And then there are Alexa Skills, those little apps you use to interact with Alexa. These Skills can be developed by just about anyone with the, uhm, skill. And with too many of the Skills, third-party privacy policies are misleading, incomplete, or simply nonexistent, according to one recent study. When your data is processed by an Alexa Skill, deleting your voice recordings doesn’t delete the data the developer of that Skill collects on you. With over 100,000 Alexa Skills out there, many of them developed by third parties, now your data is floating around in places you might never have imagined.
Oh, let’s not forget Amazon’s terrible, awful, no-good track record at protecting and respecting their customers' data. So far in 2023 alone, Amazon has been been charged by the FTC in the US for violating children's privacy laws by keeping kids voice recordings and location data for years and undermining parent's deletion requests of their kids data. This resulted in Amazon agreeing to pay a $25 million penalty. Then Amazon got sued by the FTC for enrolling people in Amazon Prime without their consent and then making it way too hard to cancel the subscription. Amazon also had to settle with the FTC again for $5,8 million for poor privacy and security in their Ring cameras that let employees spy on customers through the cameras. Shoot, last year we here at *Privacy Not Included found a security vulnerability in Ring cameras and reported to Amazon to fix. They, so far as we can tell, have done nothing to fix this security issue. All this and then in September, 2023 the FTC and 17 US state Attorneys General sued Amazon for "illegally maintaining monopoly power."
That's all just in 2023 alone. If you look back further, you'll find more Amazon issues. There’s the Amazon employee who was caught stealing the personal information of over 100 million CapitolOne customers. And that’s not the only time Amazon employees with access to lots of customer data were caught leaking customers personal information. It’s happened quite a few times, actually. And then there’s the Alexa security bug that opened the door for hackers to potentially access users personal information and even their conversation history. These are some of the known privacy and security issues Amazon has had (there could be more unknown ones as well). And we get it, Amazon is a huge company with many products and employees and it’s impossible to secure everything 100% of the time. But that’s the point. When you collect such a vast amount of personal information on people, you’ve got to be super, duper, extra careful to secure it everywhere, all the time. Amazon has shown they can’t always do that.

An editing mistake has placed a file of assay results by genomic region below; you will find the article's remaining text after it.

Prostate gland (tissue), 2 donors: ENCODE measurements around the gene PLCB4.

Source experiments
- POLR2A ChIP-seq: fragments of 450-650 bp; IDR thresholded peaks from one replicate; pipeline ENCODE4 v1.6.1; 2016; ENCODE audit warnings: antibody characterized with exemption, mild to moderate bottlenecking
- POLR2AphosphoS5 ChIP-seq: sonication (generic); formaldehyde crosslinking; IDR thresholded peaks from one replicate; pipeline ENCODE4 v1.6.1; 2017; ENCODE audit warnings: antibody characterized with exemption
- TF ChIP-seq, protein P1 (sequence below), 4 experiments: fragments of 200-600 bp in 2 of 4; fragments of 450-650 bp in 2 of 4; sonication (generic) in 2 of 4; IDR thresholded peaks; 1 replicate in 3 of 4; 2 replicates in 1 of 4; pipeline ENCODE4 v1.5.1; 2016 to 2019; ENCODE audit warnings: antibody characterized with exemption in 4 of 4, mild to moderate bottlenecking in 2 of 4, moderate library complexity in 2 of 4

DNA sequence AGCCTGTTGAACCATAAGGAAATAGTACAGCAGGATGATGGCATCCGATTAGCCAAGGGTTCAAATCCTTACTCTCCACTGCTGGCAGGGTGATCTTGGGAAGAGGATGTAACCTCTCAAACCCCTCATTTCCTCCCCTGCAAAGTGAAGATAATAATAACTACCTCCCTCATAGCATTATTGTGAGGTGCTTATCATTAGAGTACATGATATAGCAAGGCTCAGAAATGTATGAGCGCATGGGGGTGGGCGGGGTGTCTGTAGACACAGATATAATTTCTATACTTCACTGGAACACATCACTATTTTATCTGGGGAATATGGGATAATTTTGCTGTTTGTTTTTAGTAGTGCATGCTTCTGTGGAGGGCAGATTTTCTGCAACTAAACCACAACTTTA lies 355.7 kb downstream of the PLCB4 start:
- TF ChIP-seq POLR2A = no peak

So, what’s the worst that could happen? Well, if you happen to order that pregnancy test through Alexa, Amazon now knows you might be pregnant. Then comes the ads for baby clothes, diapers, cribs, and more. And then tragedy strikes and you lose your pregnancy. To cope you buy wine from Whole Foods. Amazon could now assume you’re no longer pregnant. But they don’t know about this miscarriage, they just know that you were likely pregnant and now likely not. Setting aside the scary post-Roe vs Wade world we live in now where this information could be used by law enforcement, think of the targeted advertising you could get from companies trying to sell you more stuff to deal with your lost pregnancy, get pregnant again, or other ads you don’t need to see while trying to cope with this tragedy. Uhg. So yeah, while Amazon doesn't sell your personal information, they sure do use the heck out of it to target you with more stuff to buy. Is this creepy? Well, with so much data floating around in so many places, yeah, Amazon’s Echo Dot smart speaker with Alexa can feel pretty creepy.
One more note on Amazon from a privacy researcher’s point of view. Trying to read through Amazon’s crazy network of privacy policies, privacy FAQs, privacy statements, privacy notices, and privacy documentation for their vast empire is a nightmare. There’s so many documents that link to other documents that link back even more documents that understanding and making sense of Amazon’s actual privacy practices feels almost impossible. We wonder if this is by design, to confuse us all so we just give up? Or, if maybe even Amazon’s own employees possibly don’t know and understand the vast network of privacy policies and documentation they have living all over the place? Regardless, this privacy researcher would love to see Amazon do better when it comes to making their privacy policies accessible to the consumers they impact.